Health Minister Zweli Mkhize has confirmed 59 more Covid-19 deaths, taking South Africa’s death toll to over 54 511. Total infections since the pandemic arrived are now over 1.58 million, with 1187 infections recorded in the past 24 hours.
Mkhize also said more than s 339 655 healthcare workers had now been vaccinated under the Sisonke Protocol.
Under the Sisonke Protocol, the South African government is administering vaccines to healthcare workers in the public and private sector through an early access study.
Recently, the South African Health Products Regulatory Authority approved the use of the Johnson & Johnson and Pfizer coronavirus vaccines for emergency use. On Sunday, more than 325 000 Pfizer vaccine doses landed at OR Tambo International Airport.
Speaking on the cargo ship from India, in which seaman died and 14 other crew members tested positive for Covid-19, Mkhize reassured South Africans that the B.1.617 variant – which is ravaging India, had yet to be detected in South Africa.
“This has been a difficult area during the Covid-19 pandemic, which can often drive exclusion, mistrust and sometimes even racist rhetoric.
“We share our people’s concerns but wish to reassure South Africans that we are a very capable nation that knows how to deal with the burden of a variant of concern.
“Our teams remain on high alert to survey, detect and contain the spread of Covid-19 in general, with heightened awareness of travelers from countries where VOC’s are dominating.
“We confirm that the B.1.617 variant, circulating widely in India, has not been detected, however, the genomics teams are working on some samples and we will need to allow the time it takes to sequence before we get an answer,” he said.
Mkhize said the B.1.351 (or 501Y.V2) variant – which was referred to as the SA variant – was the most dominant in the country.
He said one of the samples which had been taken from a traveler who came from India, was consistent with the 501Y.V2 variant.
“We remain mindful of the advise from the World Health Organisation that all variants are managed the same prevention by adhering to NPI’s, early detection, contact tracing, and testing and quarantine or isolation.
“These all form part of the regulations that govern the management of Covid-19 and it has been through adherence to these regulations that we have detected and contained Covid-19 cases at ports of entry,” said Mkhize.
Mkhize said they were aware of three air travelers who had arrived on a flight from India, via Doha. He said one passenger was in isolation at a hospital, while two others were asymptomatic and were in isolation at hotels.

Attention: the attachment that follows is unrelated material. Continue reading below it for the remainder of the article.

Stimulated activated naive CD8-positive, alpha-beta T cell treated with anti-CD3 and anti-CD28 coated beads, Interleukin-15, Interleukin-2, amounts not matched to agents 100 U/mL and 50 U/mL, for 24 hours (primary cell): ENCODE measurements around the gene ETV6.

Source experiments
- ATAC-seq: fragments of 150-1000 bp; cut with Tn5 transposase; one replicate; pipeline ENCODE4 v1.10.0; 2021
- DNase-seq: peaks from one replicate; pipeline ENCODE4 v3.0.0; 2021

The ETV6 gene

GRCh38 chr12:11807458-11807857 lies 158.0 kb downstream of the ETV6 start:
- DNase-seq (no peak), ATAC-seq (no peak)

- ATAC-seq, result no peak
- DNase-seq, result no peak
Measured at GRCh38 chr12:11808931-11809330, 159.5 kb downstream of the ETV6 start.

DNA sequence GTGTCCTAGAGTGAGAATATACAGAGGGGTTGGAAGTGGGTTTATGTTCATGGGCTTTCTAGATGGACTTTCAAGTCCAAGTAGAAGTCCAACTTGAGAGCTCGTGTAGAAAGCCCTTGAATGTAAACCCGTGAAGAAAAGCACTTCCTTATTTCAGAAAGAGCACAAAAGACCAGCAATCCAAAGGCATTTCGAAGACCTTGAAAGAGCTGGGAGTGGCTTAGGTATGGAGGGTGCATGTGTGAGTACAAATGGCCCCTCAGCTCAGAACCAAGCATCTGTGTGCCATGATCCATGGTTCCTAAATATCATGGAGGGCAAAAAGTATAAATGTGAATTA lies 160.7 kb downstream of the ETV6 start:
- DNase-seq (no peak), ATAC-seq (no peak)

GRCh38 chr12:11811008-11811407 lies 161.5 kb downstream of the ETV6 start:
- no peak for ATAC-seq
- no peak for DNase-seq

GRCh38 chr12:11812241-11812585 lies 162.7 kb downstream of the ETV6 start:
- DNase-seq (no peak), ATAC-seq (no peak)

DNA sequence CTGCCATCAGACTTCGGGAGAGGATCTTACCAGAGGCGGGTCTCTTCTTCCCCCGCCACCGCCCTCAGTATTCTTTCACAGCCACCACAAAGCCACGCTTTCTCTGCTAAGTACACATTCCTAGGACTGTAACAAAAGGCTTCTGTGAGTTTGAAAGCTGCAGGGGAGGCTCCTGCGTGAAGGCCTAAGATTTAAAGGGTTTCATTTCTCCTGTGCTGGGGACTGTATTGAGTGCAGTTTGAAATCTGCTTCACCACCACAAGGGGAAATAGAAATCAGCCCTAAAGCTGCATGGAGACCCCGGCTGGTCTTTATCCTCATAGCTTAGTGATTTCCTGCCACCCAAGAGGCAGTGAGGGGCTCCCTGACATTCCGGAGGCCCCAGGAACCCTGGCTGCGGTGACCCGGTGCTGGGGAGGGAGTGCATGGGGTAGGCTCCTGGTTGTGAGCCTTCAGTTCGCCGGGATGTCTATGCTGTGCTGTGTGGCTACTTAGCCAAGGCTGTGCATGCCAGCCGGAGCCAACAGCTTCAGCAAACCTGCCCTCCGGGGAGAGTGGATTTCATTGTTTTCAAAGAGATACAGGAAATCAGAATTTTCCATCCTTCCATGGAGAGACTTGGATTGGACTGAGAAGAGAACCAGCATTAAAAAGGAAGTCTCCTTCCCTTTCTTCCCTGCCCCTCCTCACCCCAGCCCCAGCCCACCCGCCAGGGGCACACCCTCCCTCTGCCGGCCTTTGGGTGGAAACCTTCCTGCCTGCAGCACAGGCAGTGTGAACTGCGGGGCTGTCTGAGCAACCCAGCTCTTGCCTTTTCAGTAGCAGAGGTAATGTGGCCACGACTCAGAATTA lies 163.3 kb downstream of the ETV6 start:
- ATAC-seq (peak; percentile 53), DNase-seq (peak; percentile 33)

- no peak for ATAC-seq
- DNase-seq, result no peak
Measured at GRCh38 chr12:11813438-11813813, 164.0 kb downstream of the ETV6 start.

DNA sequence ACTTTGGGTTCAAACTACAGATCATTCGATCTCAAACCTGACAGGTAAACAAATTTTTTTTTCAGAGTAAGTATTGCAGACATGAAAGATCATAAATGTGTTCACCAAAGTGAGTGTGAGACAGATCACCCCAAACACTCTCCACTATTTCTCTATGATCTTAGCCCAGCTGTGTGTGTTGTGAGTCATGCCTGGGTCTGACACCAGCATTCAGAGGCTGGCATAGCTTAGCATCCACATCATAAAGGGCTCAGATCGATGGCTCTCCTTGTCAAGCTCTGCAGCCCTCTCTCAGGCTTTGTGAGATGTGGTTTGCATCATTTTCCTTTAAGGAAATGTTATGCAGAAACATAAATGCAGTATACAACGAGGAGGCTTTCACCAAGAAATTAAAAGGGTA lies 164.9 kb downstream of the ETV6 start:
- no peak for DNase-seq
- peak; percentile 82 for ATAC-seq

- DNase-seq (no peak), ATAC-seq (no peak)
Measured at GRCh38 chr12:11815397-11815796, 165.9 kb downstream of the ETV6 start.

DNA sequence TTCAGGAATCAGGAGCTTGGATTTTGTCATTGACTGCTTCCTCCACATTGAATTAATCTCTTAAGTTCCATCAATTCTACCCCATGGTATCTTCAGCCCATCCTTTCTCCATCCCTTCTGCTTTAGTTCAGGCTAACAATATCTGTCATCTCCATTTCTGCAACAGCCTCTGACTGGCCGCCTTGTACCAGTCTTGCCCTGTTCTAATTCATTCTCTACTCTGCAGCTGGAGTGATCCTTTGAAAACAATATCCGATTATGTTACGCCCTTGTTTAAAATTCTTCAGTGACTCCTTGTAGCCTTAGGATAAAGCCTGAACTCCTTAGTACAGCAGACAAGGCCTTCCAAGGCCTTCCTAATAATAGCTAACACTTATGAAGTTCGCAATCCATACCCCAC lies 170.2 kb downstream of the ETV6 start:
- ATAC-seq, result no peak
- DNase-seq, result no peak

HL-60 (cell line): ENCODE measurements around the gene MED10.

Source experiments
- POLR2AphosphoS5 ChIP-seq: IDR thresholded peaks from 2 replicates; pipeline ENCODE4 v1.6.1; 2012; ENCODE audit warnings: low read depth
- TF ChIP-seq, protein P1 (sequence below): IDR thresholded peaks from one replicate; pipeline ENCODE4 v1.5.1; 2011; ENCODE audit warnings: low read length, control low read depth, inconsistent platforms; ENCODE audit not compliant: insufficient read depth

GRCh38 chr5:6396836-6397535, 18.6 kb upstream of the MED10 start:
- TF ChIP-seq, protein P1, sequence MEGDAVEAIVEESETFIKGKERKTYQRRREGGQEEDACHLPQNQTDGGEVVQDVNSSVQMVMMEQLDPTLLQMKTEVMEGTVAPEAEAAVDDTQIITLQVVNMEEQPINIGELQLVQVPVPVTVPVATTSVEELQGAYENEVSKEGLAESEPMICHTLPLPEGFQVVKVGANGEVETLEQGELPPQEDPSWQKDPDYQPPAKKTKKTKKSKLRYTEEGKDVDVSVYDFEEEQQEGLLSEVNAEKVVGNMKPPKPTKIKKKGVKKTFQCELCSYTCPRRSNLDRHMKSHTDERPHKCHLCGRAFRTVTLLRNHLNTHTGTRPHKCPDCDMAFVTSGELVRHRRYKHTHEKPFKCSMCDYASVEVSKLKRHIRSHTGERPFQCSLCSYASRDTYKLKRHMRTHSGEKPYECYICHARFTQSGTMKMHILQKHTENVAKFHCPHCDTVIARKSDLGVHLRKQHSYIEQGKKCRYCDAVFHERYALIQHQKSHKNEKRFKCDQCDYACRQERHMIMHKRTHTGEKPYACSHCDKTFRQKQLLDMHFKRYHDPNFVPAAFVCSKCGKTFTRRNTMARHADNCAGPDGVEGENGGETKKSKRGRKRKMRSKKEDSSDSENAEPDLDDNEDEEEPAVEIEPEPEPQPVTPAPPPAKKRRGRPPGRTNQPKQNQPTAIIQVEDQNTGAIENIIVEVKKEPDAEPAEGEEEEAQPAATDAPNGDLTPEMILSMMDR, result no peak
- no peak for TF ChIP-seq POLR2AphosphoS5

Meanwhile, he said seven people who had come in contact with the members of the ship from India had tested negative for Covid-19.
“As all the members are asymptomatic, it was elected to keep all the crew on board in appropriate quarantine or isolation conditions.
“The vessel has been secured and is currently under strict security in its berth until authorities decide to move it to the outer anchorage under strict security until the containment period is successfully completed,” said Mkhize.
In another incident in Gqeberha, he said a vessel that had arrived from Kenya and four crew members had tested ill aboard.
“The following day the shipmaster reported an ill crew member, who was immediately transferred out of the ship to a healthcare facility.
“The ill crew member together with 3 other crew members who were due to depart by air to their home country was immediately subjected to PCR tests on the 26 April 2021.
“Upon testing positive for COVID-19, these crew members were subsequently isolated at paid lodgings.
“Port Health, together with Transnet National Port Authority (TNPA), instructed the shipping agency to proceed with contact tracing and testing processes, with 20 crew members on board subjected to PCR tests.
“A further ten crew members have been detected with COVID19 and are isolating for 10 days at designated facilities. The other 10 members that tested negative will remain in quarantine on the ship,” said Mkhize.
Mkhize said they were concerned to detect positive cases at ports of entry and that the government was attending to the issue as a matter of urgency.
“We have consulted the Ministerial Advisory Committee as well as the genomics team to guide us on the management of travelers at ports of entry during these challenging times.
“The government will be determining the next steps to follow and announcements will be made on the state of variants of concern in our context and what measures will be implemented to mitigate against the importation of Covid-19 in general,” said Mkhize.